A(n in-progress) gem to genetically modify an array capable of responding logically to modification while it's being iterated through.
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Build Status

A gem providing arrays with Wikipedia-defined iteration (as opposed to Wikipedia-defined indexing) via the IterableArray class, where many operations on an array have a defined behavior while the array is being traversed by an iterator method.

In Action (with pretty, moving colors!)

If it's running (and it usually is), you can see a live demo (with code at scooter-dangle/bmore-iterable-talk) over at Tr.yToFoc.us if your browser is sufficiently with the times. The example being illustrated is something like this:

require 'iterable'

iter = IterableArray.new [*'a' .. 'l']

iter.cycle do |x|
  iter.swap! x, (iter.shuffle - [x]).first
  sleep 1

If you follow closely, you'll notice that even when the currently yielded x is swapped to another location in the array, the cycle block picks up immediately after that new location rather than continuing from x's previous spot. (The sleep 1 is in there to keep the server from flooding your browser with messages about the status of iter, which just goes to show how considerate servers can be.)

Current status (as of 2013 07 21)

This gem is still under development—since it receives absolutely no use, I could certainly make massive, disruptive changes to it just on the principle of the matter. That is, however, unlikely, and use that is confined to calling common Array/Enumerable methods on an IterableArray should be safe for a long time. To see what it does, look at the specs—especially those for complex and nested iteration. All of the specs currently pass except for a pending spec that gets into advanced Array indexing. There are specs for most of the methods implemented.


Originally built for 1.9.3, the specs currently pass for 1.8.7 and 2.0.0 and for JRuby and Rubinius in both their respective 1.8 and 1.9 modes. That's far less painful for me to say than it was to achieve.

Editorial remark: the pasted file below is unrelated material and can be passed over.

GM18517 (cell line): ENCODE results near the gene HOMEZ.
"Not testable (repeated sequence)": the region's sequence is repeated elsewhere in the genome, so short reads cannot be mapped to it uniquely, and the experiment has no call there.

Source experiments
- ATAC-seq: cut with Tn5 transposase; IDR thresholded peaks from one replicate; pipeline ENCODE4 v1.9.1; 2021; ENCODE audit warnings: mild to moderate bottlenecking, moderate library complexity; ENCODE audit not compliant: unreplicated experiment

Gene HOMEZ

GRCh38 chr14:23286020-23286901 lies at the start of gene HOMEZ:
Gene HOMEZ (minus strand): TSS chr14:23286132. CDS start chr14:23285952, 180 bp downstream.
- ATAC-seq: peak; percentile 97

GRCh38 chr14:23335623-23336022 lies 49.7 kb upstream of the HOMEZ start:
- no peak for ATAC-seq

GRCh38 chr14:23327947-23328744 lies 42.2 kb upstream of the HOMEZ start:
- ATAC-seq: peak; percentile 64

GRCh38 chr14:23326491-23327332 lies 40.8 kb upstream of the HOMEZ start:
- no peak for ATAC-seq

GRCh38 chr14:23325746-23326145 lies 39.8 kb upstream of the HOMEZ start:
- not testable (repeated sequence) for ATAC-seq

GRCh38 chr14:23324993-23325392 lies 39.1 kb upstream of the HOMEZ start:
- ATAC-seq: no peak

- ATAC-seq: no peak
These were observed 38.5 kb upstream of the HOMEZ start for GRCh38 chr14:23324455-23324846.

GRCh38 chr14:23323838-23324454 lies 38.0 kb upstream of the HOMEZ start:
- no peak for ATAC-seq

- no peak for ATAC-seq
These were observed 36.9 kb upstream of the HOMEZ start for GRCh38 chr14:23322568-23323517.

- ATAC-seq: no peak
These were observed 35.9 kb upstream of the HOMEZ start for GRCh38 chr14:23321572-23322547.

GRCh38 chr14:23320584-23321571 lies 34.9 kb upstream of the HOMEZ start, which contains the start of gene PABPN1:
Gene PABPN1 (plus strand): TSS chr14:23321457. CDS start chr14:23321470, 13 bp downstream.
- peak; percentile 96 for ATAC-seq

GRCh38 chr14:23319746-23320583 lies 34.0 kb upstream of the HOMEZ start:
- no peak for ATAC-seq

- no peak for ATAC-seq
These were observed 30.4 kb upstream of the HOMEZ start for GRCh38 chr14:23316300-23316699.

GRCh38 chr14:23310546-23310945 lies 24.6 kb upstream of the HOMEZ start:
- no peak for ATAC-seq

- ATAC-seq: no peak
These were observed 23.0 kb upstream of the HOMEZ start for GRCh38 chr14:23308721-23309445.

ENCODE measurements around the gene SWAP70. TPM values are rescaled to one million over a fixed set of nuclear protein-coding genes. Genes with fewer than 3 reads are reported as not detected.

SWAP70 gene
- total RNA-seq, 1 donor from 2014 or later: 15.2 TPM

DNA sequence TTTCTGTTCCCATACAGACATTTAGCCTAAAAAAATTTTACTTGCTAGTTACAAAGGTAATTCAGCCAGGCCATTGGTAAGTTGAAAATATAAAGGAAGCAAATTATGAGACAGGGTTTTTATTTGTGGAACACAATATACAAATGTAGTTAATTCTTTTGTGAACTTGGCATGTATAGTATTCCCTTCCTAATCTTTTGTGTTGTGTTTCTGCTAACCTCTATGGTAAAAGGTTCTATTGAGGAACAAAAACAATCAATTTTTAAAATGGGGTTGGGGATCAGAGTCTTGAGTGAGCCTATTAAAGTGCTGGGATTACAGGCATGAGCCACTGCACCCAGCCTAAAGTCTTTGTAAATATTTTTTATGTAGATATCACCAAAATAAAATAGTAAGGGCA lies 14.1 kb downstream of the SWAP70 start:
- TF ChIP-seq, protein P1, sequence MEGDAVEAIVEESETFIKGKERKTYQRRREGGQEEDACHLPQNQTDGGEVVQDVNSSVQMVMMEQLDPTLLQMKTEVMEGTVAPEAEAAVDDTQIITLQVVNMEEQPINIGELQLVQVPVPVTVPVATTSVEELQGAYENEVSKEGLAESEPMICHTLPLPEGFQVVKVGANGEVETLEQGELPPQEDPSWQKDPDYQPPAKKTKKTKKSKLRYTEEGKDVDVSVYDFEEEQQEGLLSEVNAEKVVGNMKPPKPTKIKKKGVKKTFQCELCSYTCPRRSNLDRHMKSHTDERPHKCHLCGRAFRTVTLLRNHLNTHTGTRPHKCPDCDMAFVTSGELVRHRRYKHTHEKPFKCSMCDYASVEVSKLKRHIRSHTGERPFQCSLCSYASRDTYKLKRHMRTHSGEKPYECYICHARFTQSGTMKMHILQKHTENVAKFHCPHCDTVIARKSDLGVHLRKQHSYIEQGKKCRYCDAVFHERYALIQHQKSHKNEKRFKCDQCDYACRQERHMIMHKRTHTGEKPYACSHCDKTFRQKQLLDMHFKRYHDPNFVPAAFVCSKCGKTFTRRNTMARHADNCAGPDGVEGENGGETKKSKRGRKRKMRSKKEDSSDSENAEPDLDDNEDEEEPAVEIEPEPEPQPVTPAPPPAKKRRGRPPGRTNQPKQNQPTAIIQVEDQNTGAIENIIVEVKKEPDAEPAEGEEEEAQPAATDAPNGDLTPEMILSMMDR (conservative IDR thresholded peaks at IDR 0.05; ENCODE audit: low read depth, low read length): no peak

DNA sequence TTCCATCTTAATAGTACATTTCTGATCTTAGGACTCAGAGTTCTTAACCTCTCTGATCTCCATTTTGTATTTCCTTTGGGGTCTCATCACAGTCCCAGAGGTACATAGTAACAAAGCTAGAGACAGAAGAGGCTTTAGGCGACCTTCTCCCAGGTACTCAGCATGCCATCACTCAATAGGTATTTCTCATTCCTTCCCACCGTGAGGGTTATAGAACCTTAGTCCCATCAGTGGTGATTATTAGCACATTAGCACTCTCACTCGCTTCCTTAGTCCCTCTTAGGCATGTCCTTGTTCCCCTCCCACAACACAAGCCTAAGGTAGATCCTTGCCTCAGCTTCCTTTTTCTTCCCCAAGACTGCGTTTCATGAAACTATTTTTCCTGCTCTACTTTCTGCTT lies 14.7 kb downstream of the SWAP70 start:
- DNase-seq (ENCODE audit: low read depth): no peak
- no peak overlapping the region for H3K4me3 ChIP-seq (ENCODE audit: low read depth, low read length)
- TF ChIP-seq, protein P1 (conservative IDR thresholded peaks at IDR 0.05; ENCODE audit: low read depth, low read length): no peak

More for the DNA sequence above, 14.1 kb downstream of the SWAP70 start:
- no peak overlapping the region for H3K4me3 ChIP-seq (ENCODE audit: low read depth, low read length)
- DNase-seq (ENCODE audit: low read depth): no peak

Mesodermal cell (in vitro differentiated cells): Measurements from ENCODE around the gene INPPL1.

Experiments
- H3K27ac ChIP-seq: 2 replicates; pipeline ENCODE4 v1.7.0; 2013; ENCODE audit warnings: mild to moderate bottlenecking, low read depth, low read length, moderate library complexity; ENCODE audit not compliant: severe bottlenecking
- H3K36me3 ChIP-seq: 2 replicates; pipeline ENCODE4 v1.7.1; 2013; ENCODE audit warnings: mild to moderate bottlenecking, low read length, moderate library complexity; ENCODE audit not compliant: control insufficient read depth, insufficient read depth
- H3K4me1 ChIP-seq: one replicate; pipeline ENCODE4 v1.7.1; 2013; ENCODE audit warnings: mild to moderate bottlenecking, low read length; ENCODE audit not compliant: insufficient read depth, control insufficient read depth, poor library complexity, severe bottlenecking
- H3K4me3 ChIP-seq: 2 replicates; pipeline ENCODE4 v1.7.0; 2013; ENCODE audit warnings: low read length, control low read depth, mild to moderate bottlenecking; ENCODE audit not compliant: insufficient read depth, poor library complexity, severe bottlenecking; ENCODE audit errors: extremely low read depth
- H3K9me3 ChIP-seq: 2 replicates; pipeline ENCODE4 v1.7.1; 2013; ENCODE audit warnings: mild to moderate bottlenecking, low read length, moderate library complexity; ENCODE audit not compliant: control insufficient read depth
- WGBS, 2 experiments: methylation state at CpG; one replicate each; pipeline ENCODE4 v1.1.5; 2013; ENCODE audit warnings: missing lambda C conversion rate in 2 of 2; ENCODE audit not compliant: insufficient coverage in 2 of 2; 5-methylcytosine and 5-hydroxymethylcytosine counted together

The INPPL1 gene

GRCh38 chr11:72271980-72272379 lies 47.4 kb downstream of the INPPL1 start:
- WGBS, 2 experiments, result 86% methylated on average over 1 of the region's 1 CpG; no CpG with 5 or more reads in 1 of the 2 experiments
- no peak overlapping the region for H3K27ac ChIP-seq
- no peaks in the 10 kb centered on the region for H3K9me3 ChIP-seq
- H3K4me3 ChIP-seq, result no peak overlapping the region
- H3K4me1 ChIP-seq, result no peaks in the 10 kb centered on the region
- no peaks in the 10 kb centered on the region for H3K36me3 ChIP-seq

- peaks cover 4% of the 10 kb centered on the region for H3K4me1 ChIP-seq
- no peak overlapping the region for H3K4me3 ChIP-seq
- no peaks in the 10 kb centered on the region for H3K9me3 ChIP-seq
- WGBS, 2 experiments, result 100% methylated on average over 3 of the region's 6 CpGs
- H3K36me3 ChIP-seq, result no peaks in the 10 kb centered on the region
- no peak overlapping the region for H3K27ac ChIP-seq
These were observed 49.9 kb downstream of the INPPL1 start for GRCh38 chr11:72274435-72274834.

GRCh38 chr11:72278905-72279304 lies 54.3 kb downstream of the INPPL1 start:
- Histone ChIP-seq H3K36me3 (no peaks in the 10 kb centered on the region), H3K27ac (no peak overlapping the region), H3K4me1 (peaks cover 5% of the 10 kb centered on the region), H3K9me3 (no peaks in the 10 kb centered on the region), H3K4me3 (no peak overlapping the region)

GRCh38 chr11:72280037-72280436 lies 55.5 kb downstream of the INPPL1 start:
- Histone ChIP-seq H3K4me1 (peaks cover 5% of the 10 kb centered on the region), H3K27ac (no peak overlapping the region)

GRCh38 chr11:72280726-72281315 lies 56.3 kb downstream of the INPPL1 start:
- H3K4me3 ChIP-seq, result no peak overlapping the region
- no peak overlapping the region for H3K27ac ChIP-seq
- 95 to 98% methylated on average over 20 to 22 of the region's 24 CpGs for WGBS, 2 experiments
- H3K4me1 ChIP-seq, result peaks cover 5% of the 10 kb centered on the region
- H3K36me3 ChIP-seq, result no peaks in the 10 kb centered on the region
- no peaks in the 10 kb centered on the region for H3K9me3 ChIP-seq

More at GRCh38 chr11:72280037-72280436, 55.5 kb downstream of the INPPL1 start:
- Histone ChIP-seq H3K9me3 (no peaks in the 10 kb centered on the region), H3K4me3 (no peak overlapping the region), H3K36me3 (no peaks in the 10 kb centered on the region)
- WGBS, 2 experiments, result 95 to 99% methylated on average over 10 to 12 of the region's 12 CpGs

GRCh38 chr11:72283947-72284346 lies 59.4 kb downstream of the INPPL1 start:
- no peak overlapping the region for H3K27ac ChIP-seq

Testing Rubinius by running on it some Ruby tutorials I've followed, I found that my answer to the extra credit koan wasn't terminating because cycle kept iterating through an empty player array. I hadn't realized that iterator behavior isn't always defined when you modify the array during iteration, and I wanted to see how far I could get in allowing that behavior to be defined.

Usage notes

  • The main use for IterableArray would be convenience in handling a collection of objects taking turns at action that could eliminate them from the collection. An example is a table of poker playing dogs.

  • The general model I've used to define the behavior of modification during iteration is a batting order/list of the current team at bat (assuming they're allowed to modify it during the game...I dunno about that due to it's some sort of sports thing, I think).

  • Creating an IterableArray: ary = IterableArray.new [:dragonflies, :katydids].

  • For almost all of the methods implemented, an IterableArray instance will act identically to the corresponding Array instance. The only exception that I am aware of is #equal?.

  • #equal? is class-aware whereas #== is not:

require 'iterable'
#=> true
a = [:a, :b, :c]
#=> [:a, :b, :c]
b = IterableArray.new [:a, :b, :c]
#=> [:a, :b, :c]
b == a
#=> true
b.equal? a
#=> false
  • If you need to move an element in an IterableArray to a different location during iteration, use #move, #move_from, #swap!, or #swap_indices! rather than a combination of #delete_at and #insert. Modification methods generally have to be atomic for logical iteration-awareness to be preserved.

  • When an Array instance method would return an Array, the corresponding IterableArray instance method generally returns an IterableArray.

  • #to_a gives direct access to the Array object inside an IterableArray instance without the iteration-aware wrapper provided by IterableArray. This is useful for performing methods not implemented by IterableArray or for time-consuming methods that don't require iteration-awareness. (Note that #to_a is not an implicit #dup. I've been foiled by this fact before. Children, behave and watch how you play!)

  • IterableArray is slower than Array. I'd suspect by quite a lot, but I haven't got into profiling things yet. For a contrived metric, the specs seem to run fast enough.

  • Some modifier methods (e.g. #replace, #fill (when used without a block)) are really just clobberors. They clobber the contents of the array and don't lend to keeping track of 'who left off where'. Iteration will continue with whatever index was calculated through the use of the iteration-aware modifiers.

  • No more bullets.